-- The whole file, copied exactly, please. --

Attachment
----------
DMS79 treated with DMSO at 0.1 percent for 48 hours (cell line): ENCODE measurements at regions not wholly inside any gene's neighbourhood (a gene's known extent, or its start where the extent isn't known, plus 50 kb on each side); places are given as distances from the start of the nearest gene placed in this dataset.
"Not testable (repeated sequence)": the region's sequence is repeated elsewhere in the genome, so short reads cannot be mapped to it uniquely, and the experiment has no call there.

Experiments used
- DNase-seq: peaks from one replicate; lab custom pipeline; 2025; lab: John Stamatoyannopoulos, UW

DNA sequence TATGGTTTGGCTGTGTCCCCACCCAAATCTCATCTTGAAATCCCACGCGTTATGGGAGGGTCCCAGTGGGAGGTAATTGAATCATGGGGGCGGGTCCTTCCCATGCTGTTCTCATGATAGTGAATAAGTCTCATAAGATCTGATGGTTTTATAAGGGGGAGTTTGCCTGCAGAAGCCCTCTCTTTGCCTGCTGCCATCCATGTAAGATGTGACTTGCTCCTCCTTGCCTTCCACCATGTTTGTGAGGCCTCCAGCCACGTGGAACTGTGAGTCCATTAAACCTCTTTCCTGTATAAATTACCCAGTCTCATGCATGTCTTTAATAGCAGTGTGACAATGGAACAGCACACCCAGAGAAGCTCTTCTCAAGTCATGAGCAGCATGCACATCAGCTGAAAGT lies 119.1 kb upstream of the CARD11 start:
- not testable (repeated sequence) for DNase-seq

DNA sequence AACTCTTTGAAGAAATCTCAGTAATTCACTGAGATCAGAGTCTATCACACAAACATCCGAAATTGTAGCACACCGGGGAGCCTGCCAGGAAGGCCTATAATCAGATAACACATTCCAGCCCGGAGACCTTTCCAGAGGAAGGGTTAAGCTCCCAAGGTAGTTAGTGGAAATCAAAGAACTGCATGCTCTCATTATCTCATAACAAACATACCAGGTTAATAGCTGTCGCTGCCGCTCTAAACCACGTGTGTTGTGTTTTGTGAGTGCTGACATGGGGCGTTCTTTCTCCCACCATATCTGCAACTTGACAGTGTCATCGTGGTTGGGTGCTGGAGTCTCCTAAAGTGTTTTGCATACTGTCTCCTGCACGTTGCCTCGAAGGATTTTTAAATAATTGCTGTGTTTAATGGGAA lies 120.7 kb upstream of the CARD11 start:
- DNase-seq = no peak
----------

DMS79 treated with DMSO at 0.1 percent for 48 hours (cell line): ENCODE measurements at regions not wholly inside any gene's neighbourhood (a gene's known extent, or its start where the extent isn't known, plus 50 kb on each side); places are given as distances from the start of the nearest gene placed in this dataset.
"Not testable (repeated sequence)": the region's sequence is repeated elsewhere in the genome, so short reads cannot be mapped to it uniquely, and the experiment has no call there.

Experiments used
- DNase-seq: peaks from one replicate; lab custom pipeline; 2025; lab: John Stamatoyannopoulos, UW

DNA sequence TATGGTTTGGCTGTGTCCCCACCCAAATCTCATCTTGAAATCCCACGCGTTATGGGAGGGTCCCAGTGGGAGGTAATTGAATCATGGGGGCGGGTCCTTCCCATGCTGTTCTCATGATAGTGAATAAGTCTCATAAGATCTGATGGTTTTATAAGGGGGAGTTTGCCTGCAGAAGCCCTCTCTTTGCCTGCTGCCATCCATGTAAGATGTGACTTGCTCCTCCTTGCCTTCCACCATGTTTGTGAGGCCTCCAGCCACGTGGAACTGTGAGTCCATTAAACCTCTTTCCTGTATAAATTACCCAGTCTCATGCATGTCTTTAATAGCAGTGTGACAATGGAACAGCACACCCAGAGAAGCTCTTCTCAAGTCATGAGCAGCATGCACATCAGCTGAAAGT lies 119.1 kb upstream of the CARD11 start:
- not testable (repeated sequence) for DNase-seq

DNA sequence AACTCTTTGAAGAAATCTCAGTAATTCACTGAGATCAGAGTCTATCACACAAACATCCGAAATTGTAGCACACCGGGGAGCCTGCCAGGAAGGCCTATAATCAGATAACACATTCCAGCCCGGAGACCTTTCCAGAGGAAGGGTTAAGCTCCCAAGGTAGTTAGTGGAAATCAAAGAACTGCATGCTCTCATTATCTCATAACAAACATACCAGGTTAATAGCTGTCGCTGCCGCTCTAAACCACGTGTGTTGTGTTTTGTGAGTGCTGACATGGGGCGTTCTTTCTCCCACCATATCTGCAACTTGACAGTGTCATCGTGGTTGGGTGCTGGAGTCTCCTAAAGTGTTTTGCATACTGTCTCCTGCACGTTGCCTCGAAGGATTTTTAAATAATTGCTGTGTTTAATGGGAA lies 120.7 kb upstream of the CARD11 start:
- DNase-seq = no peak